Horace’s Ode 1.1 reminds me of the song “The Anthem” by Good Charlotte. During the Ode, Horace uses many examples of professions that he scorns. He condemns the ordinary occupation of a soldier in lines 23-25, and says that wars are detested by mothers “bella detestata matribus”. Similarly, Good Charlotte sings about their dislike of high school, “At my high school it felt more to me like a jail cell, a penitentiary.” Since almost every person in the world attends some sort of high school, Good Charlotte is expressing distaste against the normal view. The two artists express approval of the things that lazy people typically do. Horace describes this person as stretched out under a tree at the source of sacred water, “stratus membra sub arbuto ad lene caput sacarae aquae” (lines 20-21). Since he uses the word sacred to describe the water, he illustrates that he favors this person (Horace likes the gods and sacred things, as later described in the Ode). The band Good Charlotte also embraces the idea of laziness, “Go to college, a university, get a real job… [but] I could never live the way they want I’m gonna get by, and just do my time.” The band likes the idea of living a life of laziness, without an education or an occupation.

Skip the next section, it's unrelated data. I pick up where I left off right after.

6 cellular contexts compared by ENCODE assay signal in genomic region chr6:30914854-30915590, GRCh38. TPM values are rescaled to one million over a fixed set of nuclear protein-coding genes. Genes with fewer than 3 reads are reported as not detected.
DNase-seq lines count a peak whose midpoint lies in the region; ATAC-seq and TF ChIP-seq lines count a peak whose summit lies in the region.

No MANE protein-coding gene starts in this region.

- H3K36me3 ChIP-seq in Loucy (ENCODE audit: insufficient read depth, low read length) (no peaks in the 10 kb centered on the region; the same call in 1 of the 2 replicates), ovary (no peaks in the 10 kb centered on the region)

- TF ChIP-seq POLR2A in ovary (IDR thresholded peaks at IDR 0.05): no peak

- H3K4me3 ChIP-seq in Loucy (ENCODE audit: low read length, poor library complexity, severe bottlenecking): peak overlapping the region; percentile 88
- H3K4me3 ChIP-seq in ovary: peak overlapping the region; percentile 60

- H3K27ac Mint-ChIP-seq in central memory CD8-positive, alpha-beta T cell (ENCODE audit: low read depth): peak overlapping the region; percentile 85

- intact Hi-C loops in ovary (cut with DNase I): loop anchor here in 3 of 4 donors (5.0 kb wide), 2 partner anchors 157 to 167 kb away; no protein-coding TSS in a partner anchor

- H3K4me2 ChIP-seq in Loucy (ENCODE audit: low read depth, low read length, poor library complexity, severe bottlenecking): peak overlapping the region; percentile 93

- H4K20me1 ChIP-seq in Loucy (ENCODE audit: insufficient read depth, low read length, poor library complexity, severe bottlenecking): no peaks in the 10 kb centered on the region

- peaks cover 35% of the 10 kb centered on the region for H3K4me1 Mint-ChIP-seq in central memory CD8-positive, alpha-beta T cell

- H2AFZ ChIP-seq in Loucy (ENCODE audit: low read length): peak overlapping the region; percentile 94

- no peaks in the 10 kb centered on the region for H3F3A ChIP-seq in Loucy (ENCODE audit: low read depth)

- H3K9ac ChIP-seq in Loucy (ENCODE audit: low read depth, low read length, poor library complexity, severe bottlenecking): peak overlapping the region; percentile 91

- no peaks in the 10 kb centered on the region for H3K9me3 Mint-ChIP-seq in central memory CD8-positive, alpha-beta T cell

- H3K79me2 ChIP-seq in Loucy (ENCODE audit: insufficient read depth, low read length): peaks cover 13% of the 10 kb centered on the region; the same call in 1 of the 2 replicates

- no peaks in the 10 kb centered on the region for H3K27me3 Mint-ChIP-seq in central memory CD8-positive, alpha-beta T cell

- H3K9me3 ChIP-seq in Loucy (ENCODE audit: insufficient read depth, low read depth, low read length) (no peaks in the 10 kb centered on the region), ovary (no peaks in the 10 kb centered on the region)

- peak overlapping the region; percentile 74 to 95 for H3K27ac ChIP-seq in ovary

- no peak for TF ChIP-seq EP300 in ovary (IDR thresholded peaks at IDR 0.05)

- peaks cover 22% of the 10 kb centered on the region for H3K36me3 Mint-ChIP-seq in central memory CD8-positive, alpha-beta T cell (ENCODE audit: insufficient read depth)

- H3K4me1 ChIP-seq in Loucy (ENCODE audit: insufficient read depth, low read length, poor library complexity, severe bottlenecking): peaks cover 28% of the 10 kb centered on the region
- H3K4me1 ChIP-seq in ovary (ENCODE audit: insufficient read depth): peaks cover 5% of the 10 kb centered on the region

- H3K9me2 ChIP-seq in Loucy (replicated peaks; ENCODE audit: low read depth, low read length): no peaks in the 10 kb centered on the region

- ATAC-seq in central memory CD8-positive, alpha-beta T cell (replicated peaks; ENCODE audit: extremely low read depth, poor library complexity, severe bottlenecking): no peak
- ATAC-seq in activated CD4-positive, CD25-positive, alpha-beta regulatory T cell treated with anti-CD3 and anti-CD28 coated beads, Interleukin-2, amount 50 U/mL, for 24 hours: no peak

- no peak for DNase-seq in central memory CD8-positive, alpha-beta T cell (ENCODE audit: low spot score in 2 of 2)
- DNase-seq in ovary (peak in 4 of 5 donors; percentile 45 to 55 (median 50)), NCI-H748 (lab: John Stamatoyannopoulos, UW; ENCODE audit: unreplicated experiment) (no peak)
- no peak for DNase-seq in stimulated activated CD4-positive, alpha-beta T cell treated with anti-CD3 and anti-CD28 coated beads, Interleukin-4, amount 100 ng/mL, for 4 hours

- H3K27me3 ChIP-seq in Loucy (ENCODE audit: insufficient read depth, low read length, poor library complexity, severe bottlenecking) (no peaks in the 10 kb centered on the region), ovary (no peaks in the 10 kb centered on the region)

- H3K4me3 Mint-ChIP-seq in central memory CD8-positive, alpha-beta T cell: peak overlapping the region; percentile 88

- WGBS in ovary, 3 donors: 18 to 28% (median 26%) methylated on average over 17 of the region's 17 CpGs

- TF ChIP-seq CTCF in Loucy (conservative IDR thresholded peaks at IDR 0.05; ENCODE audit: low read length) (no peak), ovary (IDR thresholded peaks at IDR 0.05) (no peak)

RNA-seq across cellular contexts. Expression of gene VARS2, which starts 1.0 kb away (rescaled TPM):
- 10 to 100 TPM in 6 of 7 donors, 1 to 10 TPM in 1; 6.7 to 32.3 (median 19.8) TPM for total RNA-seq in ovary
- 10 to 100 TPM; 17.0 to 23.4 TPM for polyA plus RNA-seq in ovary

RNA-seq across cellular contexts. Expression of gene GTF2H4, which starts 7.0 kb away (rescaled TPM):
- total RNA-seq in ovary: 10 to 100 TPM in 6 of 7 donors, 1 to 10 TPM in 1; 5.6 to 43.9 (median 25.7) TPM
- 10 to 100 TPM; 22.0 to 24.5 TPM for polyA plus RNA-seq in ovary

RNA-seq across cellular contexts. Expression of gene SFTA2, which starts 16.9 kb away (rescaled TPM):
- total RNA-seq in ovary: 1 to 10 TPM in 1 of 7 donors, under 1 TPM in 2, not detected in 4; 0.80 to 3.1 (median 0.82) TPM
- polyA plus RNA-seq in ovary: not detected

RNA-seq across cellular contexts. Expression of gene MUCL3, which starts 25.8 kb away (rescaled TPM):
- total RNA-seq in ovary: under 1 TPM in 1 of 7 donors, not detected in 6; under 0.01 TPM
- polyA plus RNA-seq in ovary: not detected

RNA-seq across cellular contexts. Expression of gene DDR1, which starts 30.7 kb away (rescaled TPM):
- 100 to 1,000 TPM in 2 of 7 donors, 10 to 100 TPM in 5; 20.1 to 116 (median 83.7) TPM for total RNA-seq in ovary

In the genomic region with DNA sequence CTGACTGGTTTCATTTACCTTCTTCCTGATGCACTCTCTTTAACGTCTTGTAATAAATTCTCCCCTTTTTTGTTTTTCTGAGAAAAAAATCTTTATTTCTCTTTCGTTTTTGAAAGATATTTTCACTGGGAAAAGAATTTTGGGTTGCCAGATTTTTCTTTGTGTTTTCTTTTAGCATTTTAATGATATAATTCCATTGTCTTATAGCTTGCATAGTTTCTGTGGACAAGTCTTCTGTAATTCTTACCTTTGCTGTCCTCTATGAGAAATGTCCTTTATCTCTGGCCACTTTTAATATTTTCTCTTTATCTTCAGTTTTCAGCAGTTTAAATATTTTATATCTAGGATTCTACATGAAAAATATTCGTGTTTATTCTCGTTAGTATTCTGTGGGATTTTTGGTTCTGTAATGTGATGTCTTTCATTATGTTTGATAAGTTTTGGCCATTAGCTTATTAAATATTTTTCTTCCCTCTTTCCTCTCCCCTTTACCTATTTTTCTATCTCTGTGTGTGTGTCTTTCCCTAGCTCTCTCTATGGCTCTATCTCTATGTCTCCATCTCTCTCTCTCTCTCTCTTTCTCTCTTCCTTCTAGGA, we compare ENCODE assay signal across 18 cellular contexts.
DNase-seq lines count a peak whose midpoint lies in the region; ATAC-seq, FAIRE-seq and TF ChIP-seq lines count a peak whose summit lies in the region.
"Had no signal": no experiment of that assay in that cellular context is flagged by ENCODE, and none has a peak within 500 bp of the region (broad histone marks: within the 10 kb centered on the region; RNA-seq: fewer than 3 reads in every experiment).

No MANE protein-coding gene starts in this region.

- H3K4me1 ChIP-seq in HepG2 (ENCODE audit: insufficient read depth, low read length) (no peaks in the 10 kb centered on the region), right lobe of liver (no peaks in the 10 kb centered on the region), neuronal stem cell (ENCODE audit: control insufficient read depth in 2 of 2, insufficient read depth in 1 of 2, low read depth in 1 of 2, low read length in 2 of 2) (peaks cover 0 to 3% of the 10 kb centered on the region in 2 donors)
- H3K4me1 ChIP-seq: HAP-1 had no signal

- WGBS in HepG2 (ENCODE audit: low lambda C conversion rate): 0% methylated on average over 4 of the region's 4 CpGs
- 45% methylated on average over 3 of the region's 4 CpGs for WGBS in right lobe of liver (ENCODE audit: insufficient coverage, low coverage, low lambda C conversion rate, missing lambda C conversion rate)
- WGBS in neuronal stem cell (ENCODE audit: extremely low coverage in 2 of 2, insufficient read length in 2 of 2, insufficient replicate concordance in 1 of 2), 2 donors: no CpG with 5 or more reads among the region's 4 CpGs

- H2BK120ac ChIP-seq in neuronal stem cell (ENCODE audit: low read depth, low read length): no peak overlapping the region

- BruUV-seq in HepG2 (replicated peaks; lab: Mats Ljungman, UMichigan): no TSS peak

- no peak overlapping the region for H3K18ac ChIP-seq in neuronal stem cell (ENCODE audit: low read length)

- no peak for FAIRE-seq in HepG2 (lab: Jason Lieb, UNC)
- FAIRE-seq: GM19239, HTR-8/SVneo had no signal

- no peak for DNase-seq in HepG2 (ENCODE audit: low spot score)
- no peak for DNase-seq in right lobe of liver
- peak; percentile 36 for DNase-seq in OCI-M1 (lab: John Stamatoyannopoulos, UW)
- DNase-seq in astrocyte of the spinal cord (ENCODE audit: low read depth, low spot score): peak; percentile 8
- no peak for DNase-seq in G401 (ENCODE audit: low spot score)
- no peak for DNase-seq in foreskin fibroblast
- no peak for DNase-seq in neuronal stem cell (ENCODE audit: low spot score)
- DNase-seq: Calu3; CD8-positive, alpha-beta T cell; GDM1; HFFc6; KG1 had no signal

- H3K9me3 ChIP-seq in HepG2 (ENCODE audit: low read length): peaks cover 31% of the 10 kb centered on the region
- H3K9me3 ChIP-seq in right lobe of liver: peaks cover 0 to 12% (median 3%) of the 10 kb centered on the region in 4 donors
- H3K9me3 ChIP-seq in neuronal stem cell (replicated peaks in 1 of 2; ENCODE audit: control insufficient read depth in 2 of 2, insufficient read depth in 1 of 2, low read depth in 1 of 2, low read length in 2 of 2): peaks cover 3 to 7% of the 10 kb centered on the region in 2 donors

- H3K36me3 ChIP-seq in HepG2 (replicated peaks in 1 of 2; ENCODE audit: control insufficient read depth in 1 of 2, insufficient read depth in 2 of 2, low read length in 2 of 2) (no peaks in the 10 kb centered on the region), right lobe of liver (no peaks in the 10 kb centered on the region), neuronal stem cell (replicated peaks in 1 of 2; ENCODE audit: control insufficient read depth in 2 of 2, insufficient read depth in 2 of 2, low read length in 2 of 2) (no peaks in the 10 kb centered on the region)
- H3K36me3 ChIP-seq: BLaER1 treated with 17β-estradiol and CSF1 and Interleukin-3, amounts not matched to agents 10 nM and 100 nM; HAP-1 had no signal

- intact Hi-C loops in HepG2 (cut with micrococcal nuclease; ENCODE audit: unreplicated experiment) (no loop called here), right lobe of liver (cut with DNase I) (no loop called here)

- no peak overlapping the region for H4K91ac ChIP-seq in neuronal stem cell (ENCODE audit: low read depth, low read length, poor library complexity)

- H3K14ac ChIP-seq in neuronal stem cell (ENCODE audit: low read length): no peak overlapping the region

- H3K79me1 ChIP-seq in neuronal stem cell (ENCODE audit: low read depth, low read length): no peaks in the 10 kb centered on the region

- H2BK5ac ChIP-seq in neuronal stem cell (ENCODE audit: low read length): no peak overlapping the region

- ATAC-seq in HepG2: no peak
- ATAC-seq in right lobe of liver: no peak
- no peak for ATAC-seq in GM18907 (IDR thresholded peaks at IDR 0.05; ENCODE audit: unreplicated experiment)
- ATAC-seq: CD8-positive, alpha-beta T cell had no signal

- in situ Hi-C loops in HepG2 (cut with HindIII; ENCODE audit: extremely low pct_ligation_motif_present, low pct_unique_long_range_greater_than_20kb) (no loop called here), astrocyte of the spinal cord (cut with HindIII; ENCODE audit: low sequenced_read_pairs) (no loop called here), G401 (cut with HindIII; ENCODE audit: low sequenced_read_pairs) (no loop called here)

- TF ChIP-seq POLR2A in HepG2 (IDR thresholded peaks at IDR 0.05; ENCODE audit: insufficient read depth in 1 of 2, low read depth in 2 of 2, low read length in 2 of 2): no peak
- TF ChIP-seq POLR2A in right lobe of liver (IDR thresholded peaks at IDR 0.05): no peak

Both the band and the poet make it a point to separate themselves from the crowd of ordinary people. Horace says that the light-footed dances of nymphs set him apart from the people “leves chori nymphorum secernunt me populo” (lines 30-31). In this case, the ethereal dance of nymphs brought on by his worldly philosophy and poetry, makes him drastically different from the ordinary Roman citizens. Good Charlotte asks the listeners, “Do you really wanna be like them, do you really wanna be another trend? Do you wanna be part of that crowd? ‘cause I don’t ever wanna, I don’t ever wanna be.” The band condemns the crowd of conformists in a similar way. However, the band and the poet are different in the way that they separate themselves from the ordinary people. The poet specifically says that he is different than the ordinary people and haughtily expresses that nymphs dance for him. The band tries to better their audience by asking them if they really want to be so ordinary. Both the poet and the band end their piece with an action that suggests that they will fight against the occupational conformity. Horace says that he will strike the constellations with an uplifted head, “sublimi vertice fenam sidera” (line 36). The band says, “Y’all got to feel me, sing if you’re with me, you, don’t wanna be just like you. This is the anthem throw all your hands up, y’all got to feel me, sing if you’re with me!” Though the band is not as angry and will not strike constellations, they attempt to make their audience agree with their statements and ask them to sing with them and throw their hands up in protest.